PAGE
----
Truly, as much as I love the community of it, NaNoWriMo’s word count specific goal just doesn’t work for me. It’s too easy for me to fake myself out, throw down a bunch of words to meet a goal, and completely ignore the purpose of getting the novel out of my head. It’s even worse when I’ve gotten stuck on a scene, and can’t find a way through it. NaNo would tell you to move onto something else, where, in my crazy maddening universe, what I really need to do is figure out why I’m being held back. It’s usually something to do with an unresolved plot point that I’d procrastinated on dealing with.

There’s also the problem of restricting myself to just one project. Yes, I do want to be a novelist, and I am focusing specifically on writing my story, but that’s not the only writing I do. When the opportunity to have a play you’ve written chosen for a night of one acts, you can’t just blow it off, even if you don’t have anything written yet; even if you are in the middle of NaNoWriMo. I’m not writing for fame–although a best-seller would be amazing. I’m writing because I have so much to say. I’m writing because I want to add my own unique voice to the literary conversation. I’m writing because this is how I choose to define my career as a creative. I’m writing because I am a writer, and that doesn’t just mean novels.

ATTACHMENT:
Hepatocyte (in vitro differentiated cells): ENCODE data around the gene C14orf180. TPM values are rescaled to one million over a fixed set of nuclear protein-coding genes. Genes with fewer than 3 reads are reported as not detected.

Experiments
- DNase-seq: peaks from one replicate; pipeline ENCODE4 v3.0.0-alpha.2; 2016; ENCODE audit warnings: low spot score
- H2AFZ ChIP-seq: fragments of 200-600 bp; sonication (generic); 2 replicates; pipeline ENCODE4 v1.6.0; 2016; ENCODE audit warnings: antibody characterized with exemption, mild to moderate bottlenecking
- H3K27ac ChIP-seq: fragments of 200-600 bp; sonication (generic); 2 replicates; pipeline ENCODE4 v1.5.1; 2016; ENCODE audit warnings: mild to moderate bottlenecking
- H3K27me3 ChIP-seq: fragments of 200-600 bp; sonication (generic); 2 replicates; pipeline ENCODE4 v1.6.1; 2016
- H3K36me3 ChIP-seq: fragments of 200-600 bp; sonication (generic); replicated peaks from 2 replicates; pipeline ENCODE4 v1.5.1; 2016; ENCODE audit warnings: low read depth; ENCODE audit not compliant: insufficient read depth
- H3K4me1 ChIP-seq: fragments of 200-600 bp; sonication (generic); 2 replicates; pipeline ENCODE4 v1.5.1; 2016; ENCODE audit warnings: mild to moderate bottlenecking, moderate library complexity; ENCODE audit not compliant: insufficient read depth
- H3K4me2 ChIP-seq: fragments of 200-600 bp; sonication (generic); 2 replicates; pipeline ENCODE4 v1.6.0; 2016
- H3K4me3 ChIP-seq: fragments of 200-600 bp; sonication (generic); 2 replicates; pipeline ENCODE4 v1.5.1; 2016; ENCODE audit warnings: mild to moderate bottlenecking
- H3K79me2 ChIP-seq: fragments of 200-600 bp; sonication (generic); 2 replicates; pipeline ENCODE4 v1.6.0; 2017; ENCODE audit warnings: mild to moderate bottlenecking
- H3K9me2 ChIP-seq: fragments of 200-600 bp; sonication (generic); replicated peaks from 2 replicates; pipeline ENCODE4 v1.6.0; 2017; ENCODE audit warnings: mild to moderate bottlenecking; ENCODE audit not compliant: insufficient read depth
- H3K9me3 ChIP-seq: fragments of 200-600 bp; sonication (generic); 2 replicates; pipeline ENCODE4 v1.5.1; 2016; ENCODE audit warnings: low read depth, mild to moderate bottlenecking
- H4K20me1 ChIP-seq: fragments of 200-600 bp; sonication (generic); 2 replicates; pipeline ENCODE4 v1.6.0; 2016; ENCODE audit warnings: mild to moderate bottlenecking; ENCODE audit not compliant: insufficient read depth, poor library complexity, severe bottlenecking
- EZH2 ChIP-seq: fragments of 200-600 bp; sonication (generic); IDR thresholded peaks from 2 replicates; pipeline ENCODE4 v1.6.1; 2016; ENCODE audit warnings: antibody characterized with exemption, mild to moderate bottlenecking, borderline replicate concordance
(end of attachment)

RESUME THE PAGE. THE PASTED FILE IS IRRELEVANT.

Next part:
While I’m not actively counting words with all the NaNos out there plugging away at their brilliance, I am making daily writing a priority. I think that’s the real point of NaNoWriMo anyway. They say it takes thirty days to make a habit, and that’s exactly what I intend to do. So go get those words you amazing NaNos. I am rooting for you! I may not be counting them all, but I am your ally in writing, and am fiercely writing alongside you all month long!

This is my Fight Post. My Get up and Write Post!

awriteris     I never imagined the kind of struggle writing would be. Writing used to be for escape. It was a passion. It was sometimes for assignments in school, but my best writing happened in moments when I couldn’t help but empty my soul into a notebook. Marble composition notebooks were my favorite, but finding an interesting new home for my words has always been an exercise in sheer luxury. Pens are another addiction of mine. It has taken me years to find just the right one to fit my hand, with the perfect black, gel ink that glides effortlessly into any shape I will it to. Of course, they are only sold as promotional items, so I had to order hundreds of them.
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     When I decided that I was going to write as a career, the nature of writing changed altogether. Suddenly it was harder. I always had the ideas swimming about in my head, but getting that down on paper, and then getting that onto the screen was a whole different can of worms.  Unfortunately, even in 2015 technology has not caught up with the pen.  There is no device that accurately captures handwriting, translates it into its digital form, while being comfortable enough for me to write with. I’ve already told you how picky I am about pens. Transcription is a big issue.  Who has time to write things twice? Even Santa has elves.